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Discerning ExpertsThe Practices of Scientific Assessment for Environmental Policy$
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Michael Oppenheimer, Naomi Oreskes, Dale Jamieson, Keynyn Brysse, Jessica O'Reilly, Matthew Shindell, and Milena Wazeck

Print publication date: 2019

Print ISBN-13: 9780226601960

Published to Chicago Scholarship Online: September 2019

DOI: 10.7208/chicago/9780226602158.001.0001

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Assessing Ozone Depletion

Assessing Ozone Depletion

(p.81) Chapter Three Assessing Ozone Depletion
Discerning Experts

Michael Oppenheimer

Naomi Oreskes

Dale Jamieson

Keynyn Brysse

Jessica O’Reilly

Matthew Shindell

Milena Wazeck

University of Chicago Press

International assessments of ozone depletion began in the 1980s, after anti-regulation groups (such as the CFC industry) seized on differences between early national and institutional assessments, and the policy leanings expressed in some of them, as justification to delay regulation of CFCs. This spurred Bob Watson and colleagues to bring together scientists of varying nationalities, disciplines, and interests to produce large international ozone assessments, with the explicit goal of being seen as authoritative, credible, objective, and policy-relevant but not policy-prescriptive. These scientists focused on producing brief, accessible executive summaries, replete with neutrally phrased if–then statements, thought to appeal to busy politicians. These assessments are widely regarded as very successful, most importantly for having contributed to the Montreal Protocol. However, when unexpected seasonally and geographically localized ozone depletion was detected over Antarctica (the Ozone Hole), assessors faced huge uncertainty and insufficient understanding of heterogeneous chemistry, which had formerly been dismissed as unimportant. In response they produced new knowledge by repurposing ozone metrics such as chlorine loading potential to predict future ozone levels in the absence of adequate models. The assessment of ozone depletion illustrates how an assessment may be highly successful even while grappling with highly uncertain scientific knowledge.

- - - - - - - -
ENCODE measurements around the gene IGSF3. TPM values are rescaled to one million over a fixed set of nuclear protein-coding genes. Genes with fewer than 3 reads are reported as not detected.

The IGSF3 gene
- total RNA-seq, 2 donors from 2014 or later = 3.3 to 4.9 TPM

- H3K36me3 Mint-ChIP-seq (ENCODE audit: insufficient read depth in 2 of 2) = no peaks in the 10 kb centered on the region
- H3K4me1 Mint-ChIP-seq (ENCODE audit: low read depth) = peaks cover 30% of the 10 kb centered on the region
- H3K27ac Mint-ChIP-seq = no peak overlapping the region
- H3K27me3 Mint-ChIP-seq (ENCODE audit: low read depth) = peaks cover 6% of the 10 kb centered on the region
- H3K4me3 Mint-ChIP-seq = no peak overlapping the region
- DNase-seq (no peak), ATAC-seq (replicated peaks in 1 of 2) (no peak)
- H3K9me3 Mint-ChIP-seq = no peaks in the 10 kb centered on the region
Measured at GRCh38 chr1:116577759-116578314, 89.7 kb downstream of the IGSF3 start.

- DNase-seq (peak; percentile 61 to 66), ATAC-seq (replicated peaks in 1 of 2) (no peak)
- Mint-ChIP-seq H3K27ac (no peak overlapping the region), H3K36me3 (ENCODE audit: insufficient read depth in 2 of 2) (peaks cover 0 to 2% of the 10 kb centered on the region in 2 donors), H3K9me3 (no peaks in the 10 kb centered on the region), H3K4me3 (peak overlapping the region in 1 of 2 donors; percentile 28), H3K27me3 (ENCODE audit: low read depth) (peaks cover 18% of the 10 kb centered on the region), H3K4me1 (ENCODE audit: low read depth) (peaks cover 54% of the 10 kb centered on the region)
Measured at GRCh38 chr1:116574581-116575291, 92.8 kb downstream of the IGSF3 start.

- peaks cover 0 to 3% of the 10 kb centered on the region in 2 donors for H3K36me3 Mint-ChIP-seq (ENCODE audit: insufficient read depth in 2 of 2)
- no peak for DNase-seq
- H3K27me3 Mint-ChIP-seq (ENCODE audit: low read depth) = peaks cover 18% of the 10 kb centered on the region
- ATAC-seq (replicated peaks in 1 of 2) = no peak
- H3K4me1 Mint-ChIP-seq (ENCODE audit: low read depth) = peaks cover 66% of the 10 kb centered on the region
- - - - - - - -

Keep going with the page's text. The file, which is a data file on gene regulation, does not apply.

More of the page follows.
Keywords:   heterogeneous reactions, ozone depletion, ozone hole, Montreal Protocol, Bob Watson

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